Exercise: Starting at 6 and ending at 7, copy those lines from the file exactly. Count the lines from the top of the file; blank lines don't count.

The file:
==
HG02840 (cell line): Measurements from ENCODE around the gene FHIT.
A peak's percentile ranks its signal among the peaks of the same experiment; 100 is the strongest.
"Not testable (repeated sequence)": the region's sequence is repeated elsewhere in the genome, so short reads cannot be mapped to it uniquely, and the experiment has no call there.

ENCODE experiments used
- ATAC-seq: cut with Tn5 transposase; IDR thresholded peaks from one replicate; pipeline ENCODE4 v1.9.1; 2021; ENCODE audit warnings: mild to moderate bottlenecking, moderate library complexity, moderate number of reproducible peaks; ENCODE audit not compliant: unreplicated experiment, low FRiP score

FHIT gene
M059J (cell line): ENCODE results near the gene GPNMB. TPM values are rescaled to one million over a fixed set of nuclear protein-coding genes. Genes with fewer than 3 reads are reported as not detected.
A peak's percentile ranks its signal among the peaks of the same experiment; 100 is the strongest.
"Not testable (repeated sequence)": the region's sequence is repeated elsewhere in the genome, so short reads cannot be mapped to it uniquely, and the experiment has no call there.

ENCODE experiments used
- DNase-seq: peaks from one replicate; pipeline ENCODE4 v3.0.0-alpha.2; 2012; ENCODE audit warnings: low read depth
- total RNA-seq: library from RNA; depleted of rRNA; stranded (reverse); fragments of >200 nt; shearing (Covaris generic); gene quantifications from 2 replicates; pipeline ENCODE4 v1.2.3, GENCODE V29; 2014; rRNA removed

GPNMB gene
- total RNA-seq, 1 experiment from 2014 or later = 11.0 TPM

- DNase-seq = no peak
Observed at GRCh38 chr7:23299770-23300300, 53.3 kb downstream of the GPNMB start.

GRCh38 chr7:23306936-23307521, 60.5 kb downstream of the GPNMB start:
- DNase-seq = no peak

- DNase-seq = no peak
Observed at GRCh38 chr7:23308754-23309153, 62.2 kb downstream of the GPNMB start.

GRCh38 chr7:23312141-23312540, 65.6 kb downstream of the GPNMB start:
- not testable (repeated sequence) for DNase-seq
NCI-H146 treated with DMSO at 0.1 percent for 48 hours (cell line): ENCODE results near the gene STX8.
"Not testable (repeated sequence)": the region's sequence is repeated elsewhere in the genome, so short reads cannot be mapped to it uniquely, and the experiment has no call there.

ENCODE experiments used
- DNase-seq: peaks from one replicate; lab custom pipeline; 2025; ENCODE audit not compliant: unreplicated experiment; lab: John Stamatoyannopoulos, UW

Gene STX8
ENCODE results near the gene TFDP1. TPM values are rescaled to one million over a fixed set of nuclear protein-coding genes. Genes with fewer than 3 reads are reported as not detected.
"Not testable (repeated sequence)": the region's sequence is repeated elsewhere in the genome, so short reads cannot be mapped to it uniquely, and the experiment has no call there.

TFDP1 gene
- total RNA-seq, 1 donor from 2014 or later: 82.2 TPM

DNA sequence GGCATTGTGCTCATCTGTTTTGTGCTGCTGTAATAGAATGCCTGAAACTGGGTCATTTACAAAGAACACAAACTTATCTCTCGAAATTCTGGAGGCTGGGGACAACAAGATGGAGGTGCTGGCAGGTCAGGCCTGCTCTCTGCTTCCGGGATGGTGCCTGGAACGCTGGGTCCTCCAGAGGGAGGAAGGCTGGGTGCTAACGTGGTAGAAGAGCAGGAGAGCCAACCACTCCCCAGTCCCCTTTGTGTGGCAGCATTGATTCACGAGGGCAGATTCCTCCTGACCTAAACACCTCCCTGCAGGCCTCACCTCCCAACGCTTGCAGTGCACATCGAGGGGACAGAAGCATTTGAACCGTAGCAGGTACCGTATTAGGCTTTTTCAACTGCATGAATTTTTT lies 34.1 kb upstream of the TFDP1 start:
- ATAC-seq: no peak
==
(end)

FHIT gene
M059J (cell line): ENCODE results near the gene GPNMB. TPM values are rescaled to one million over a fixed set of nuclear protein-coding genes. Genes with fewer than 3 reads are reported as not detected.